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11 November 2016

Leah Cahan (Schaefer) (1920 – 2013) singer, psychologist

Leah Cahan was born in Milwaukee, and raised in Chicago. She was the daughter of an Orthodox rabbi who had escaped the pogroms in Lithuania.

Intending to be a music teacher, she started singing at age 15 at Central College (now Roosevelt University). After college she was in The Barries, a female trio. They lasted five years, sang on NBC radio in New York, were among the first artists to record for what became Capitol Records, and had a hit record with the Johnny Mercer, “San Fernando Valley”.

She lived in California and learned folk songs. Back in New York she was part of The Wayfarers, and became the first wife of jazz legend Hal Schaefer who was then in the group, and became known as Lee Schaefer.

After her second divorce Leah tried analysis, but after her father died, she slipped into a period of depression while living on unemployment pay.

A second session of analysis in 1953 led to her accepting the suggestion that she herself become an analyst. She was accepted at Columbia Teachers College, and then Columbia University, where she earned an MA and then a doctorate.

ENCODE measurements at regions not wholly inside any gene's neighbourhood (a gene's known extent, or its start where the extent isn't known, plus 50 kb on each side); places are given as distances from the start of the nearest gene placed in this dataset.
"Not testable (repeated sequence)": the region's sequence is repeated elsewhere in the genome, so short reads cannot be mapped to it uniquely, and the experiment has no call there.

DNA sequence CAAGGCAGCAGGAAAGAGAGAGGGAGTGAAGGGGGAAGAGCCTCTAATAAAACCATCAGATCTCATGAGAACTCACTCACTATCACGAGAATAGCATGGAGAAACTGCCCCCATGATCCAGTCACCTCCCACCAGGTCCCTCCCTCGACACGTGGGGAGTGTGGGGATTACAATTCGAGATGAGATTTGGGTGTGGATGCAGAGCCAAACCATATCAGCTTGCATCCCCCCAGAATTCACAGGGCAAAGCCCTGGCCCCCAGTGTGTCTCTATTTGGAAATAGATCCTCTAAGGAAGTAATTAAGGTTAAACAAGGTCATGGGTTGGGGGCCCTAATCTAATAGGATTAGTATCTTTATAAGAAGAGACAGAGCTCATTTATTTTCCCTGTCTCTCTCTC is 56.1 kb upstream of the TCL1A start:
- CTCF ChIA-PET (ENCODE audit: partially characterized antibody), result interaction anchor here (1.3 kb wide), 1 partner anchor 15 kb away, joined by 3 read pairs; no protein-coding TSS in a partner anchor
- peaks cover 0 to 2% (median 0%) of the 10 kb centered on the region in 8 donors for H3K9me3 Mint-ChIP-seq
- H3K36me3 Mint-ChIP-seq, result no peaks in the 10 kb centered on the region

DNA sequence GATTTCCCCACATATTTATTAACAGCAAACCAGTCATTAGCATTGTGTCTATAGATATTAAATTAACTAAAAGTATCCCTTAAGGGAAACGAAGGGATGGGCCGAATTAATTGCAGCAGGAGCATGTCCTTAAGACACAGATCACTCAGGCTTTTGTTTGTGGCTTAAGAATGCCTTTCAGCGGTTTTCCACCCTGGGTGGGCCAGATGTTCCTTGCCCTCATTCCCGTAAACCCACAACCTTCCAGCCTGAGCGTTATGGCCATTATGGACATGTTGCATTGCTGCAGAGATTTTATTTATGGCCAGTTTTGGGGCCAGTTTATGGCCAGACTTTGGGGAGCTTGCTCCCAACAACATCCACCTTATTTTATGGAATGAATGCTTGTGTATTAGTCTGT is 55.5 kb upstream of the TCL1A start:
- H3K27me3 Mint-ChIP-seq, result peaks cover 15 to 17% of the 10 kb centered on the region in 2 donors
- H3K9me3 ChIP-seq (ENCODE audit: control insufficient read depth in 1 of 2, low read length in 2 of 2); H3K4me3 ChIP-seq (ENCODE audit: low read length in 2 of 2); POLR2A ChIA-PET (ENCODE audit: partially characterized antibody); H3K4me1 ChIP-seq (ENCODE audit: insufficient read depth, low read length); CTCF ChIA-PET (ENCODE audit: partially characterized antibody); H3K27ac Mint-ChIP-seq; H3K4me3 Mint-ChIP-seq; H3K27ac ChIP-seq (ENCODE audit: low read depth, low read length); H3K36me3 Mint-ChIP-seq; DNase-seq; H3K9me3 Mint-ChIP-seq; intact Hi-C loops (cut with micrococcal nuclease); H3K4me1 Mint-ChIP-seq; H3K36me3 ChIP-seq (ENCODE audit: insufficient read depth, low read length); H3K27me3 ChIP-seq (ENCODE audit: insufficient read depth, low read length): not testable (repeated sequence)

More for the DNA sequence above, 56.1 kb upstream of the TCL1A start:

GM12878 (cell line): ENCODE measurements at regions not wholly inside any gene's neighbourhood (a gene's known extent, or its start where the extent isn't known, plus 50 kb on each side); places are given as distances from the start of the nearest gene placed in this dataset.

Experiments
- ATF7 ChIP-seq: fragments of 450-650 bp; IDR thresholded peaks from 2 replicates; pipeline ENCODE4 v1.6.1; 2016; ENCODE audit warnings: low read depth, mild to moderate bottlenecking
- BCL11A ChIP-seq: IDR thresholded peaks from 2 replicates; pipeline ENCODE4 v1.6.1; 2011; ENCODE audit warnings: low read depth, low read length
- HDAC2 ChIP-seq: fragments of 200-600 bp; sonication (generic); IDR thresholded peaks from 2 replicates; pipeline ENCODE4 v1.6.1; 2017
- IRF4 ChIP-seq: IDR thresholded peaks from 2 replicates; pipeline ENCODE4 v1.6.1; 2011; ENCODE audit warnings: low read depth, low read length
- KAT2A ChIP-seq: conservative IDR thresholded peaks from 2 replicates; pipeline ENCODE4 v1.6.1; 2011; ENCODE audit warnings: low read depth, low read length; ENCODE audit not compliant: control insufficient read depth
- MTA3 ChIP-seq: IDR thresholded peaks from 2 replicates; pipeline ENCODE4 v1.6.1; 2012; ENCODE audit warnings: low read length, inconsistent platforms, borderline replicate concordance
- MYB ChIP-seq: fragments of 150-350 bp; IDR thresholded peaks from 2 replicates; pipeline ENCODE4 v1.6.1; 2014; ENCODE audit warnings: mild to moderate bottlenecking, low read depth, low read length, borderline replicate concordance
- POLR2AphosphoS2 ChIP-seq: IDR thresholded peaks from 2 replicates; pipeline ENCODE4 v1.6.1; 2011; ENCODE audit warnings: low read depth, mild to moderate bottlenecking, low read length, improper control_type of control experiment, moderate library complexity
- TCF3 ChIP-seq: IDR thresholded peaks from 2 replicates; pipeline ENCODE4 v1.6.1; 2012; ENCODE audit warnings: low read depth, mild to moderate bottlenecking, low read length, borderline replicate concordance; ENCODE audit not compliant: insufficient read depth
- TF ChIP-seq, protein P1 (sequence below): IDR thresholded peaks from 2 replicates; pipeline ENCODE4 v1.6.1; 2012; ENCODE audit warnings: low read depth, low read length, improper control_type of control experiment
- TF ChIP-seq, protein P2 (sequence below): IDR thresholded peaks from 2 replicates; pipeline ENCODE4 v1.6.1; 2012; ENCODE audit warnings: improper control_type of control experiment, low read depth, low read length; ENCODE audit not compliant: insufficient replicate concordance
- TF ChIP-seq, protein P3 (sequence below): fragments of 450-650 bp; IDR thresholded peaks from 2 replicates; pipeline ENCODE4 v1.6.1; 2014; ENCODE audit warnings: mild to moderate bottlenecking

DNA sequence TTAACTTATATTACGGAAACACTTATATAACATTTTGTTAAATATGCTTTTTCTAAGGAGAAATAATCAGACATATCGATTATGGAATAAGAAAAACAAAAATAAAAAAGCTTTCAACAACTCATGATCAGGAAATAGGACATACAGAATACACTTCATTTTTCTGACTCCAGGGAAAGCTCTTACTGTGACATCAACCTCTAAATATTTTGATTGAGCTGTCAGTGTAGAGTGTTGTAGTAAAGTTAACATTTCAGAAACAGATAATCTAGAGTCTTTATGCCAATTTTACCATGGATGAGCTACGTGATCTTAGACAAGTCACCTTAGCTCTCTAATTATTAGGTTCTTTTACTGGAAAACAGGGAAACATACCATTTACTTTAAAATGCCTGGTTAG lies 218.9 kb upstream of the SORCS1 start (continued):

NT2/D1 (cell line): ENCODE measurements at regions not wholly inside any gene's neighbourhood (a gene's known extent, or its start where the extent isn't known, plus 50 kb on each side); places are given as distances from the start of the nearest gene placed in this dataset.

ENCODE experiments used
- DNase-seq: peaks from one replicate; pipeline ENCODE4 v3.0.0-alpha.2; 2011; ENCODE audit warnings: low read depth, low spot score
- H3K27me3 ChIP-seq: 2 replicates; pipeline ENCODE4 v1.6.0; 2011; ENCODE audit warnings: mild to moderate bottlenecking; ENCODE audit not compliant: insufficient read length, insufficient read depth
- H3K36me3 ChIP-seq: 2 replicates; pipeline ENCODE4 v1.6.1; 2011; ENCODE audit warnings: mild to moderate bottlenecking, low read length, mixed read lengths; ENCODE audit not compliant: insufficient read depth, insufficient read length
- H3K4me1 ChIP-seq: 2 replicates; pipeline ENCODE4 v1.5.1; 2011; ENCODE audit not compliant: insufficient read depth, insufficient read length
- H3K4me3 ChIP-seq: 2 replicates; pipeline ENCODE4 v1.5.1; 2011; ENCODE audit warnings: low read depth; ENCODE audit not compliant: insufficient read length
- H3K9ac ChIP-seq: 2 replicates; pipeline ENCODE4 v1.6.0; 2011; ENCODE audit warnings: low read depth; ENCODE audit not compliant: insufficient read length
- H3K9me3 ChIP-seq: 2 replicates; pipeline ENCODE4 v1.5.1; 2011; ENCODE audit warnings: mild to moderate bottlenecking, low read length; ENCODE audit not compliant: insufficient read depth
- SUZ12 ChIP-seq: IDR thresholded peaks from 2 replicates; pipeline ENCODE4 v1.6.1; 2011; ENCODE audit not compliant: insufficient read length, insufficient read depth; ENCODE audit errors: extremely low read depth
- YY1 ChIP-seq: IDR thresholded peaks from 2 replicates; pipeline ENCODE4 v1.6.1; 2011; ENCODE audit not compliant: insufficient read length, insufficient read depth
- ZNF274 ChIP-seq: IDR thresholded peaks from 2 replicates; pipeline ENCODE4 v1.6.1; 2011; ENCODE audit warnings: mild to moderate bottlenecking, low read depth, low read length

A third marriage at this time resulted in a daughter.

For her doctoral thesis she chose the topic of female orgasm. It was then 1961, and the ongoing work by Masters and Johnson had not yet been published. She was given permission by Ernest G. Osborne(1903-63), the head of her department who supervised her thesis until his early death. Leah was also advised by Margaret Mead. She quickly realized that understanding orgasm required understanding a whole life. She interviewed 30 white, middle-class women who were unaffected by the then just-beginning women’s movement. They talked about their first reactions to menstruation, their adolescent sexual encounters, their first sexual act, and how they feel about orgasm and adult sexuality. One finding was how each woman in the study had a negative reaction in childhood to the idea that her parents had sex. Many of the women had never talked to anyone in such detail before.
Leah 1974

The thesis was completed in 1964, and Columbia suggested that a commercial publisher would be appropriate, but it took until 1973 until one was willing.